America should not give in to the pessimism of white nationalism

US Politics: What it means to be white is liable to change but it need not cause unrest

People hold candles as they pray during a candlelight vigil at the Immanuel Church for victims of a shooting that left 22 people dead at the Cielo Vista Mall WalMart in El Paso, Texas. Photograph:  Mark Ralston/AFP/Getty Images

People hold candles as they pray during a candlelight vigil at the Immanuel Church for victims of a shooting that left 22 people dead at the Cielo Vista Mall WalMart in El Paso, Texas. Photograph: Mark Ralston/AFP/Getty Images

 

At some stage during this century, perhaps near its midpoint, white people might no longer amount to an absolute majority of the US population. Whether or not they should mind, enough do to disturb the politics of the republic and at times its very peace.

A feeling of racial dispossession animated at least the fringes of the Tea Party movement a decade ago. There is no accounting for the political rise of President Donald Trump without some reference to the same anxieties. From what we know, and with due caution in asserting cause and effect, the “replacement” of his race aggrieved the man who murdered 22 people in El Paso, Texas, on Saturday.

How the US deals with its diversification is of weight to the rest of the West, because other countries, if not to the same extent, nor at the same pace, will follow. It matters, then, if Americans succumb to despondency – to a sense that turmoil is the way of the future.

The balance to be struck here is precarious. The US has to avoid the comforting pretence that El Paso was an isolated atrocity. It has to take white nationalism more seriously than it has done. But it has to do so without granting its core pessimism: that a plural society is by definition a fractious one. To the contrary, the transition to “majority-minority” status need not be such a defining event, nor one attended by terrible social rupture.

What it means to be white is liable to change. It has changed before. During and immediately after the mass migrations from Catholic and Orthodox Europe in the 19th century, the Irish, Italians and Slavs were held by nativists to be so alien as to constitute a separate ethnic, if not racial, group.

As far back as 1751, in his Observations Concerning the Increase of Mankind, Benjamin Franklin abhorred the arrival of Germans (“Palatine boors”), whom he contrasted with English descendants not just in custom but also in “complexion”. It was only over time, often in response to yet other immigrant groups, that these variegated Europeans “became” white. Consider how some who now fear for “Judeo-Christian” culture used to regard the people described in the first half of that term.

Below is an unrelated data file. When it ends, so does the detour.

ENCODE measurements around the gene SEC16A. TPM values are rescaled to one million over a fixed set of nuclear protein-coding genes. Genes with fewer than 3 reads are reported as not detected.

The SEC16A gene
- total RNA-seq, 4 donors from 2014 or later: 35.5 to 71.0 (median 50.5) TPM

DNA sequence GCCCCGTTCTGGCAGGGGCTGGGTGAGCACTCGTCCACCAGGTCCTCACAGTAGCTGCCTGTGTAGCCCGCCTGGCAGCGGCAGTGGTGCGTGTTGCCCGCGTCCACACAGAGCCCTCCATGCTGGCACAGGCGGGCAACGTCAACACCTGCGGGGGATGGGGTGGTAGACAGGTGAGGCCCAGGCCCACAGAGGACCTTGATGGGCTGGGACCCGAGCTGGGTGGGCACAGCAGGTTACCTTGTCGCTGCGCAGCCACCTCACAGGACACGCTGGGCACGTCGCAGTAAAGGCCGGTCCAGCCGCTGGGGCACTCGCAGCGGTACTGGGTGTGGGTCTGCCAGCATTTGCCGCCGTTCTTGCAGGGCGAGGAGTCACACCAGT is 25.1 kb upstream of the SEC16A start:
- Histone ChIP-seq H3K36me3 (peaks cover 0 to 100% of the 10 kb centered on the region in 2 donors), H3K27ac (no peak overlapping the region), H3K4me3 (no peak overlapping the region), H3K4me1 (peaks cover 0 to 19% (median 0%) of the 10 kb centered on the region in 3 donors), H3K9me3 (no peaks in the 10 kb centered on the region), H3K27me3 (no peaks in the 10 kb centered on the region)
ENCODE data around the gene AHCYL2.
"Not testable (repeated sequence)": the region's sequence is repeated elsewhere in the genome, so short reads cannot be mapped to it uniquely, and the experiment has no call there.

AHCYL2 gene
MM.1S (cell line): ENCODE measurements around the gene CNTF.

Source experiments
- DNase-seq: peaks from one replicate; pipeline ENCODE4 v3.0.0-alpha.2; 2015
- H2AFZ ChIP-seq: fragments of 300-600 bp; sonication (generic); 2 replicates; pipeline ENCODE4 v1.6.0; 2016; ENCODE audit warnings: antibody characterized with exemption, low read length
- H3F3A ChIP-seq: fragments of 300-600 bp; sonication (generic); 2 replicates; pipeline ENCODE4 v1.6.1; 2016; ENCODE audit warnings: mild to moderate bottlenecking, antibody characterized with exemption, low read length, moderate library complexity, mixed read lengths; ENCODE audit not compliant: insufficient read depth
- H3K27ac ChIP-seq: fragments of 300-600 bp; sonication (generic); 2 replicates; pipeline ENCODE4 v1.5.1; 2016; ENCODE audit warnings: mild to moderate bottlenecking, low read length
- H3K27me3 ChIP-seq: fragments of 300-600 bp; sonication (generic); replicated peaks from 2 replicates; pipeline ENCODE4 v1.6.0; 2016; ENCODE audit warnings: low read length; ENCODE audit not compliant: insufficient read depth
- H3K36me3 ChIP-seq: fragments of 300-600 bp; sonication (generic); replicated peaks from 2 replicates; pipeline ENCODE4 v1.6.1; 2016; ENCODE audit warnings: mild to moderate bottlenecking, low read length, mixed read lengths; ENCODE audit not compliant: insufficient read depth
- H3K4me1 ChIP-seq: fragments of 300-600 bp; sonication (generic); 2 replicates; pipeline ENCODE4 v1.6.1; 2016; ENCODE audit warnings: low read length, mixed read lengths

In or Out

Just as the definition of a “real” American widened from those of English descent to those of European descent, it has the potential to widen again. The new test of whether someone is In or Out might be whether they speak English as a first language, or identify with some kind of Christian denomination. That people fracture along the lines of language and religion rather than of colour is no great cause for joy. It would certainly not meet the republican ideal of one’s citizenship being the only identity that matters. But what it would do is confirm how plastic is our understanding of who belongs and who does not.

Demographic projections, in which a line marked White and a line marked Non-White cross over at some point, do not capture this. The idea of one internally coherent group up against some equally monolithic “other” does not describe the history of the US. The tensions of the future are likely to be complex and cross-cutting.

Even the projections themselves rely on a certain crudity. In the Census Bureau data of 2018, it is “non-Hispanic whites” who fall below 50 per cent of the US population by mid-century. Scholars worry about the difficulty of categorising a person who has one white and one Hispanic parent, to say nothing of other permutations. Compare George P Bush, nephew of a president, son of a Mexican-American mother, with a non-English-speaking new arrival from, say, Russia. Who is “white” here? At some point, the usefulness of such projections struggles to keep up with their power to unsettle.

If a person in 1945 were given sight of the West in 2019, what would strike them – the social dislocation brought about by racial variety or, actually, how little of it there has been given the scale of the change?

British readers will be familiar with the “Enoch was right” line of thought. Enoch Powell, a Tory minister who warned in the 1960s against postcolonial migration, was not right. Britain became a multiracial society – not without strife, but certainly without “rivers of blood”. The same is true in much of the Sest. Think of white Australia’s transformation into what we see in modern Perth or Sydney.

The US is different in all sorts of respects. It has a unique history and offers unique ease of access to the means of violence. But its challenge is one that other open democracies will face in their own ways. It must resist racial pessimism while raising its vigilance to those who strive to vindicate it. – Copyright The Financial Times Limited 2019

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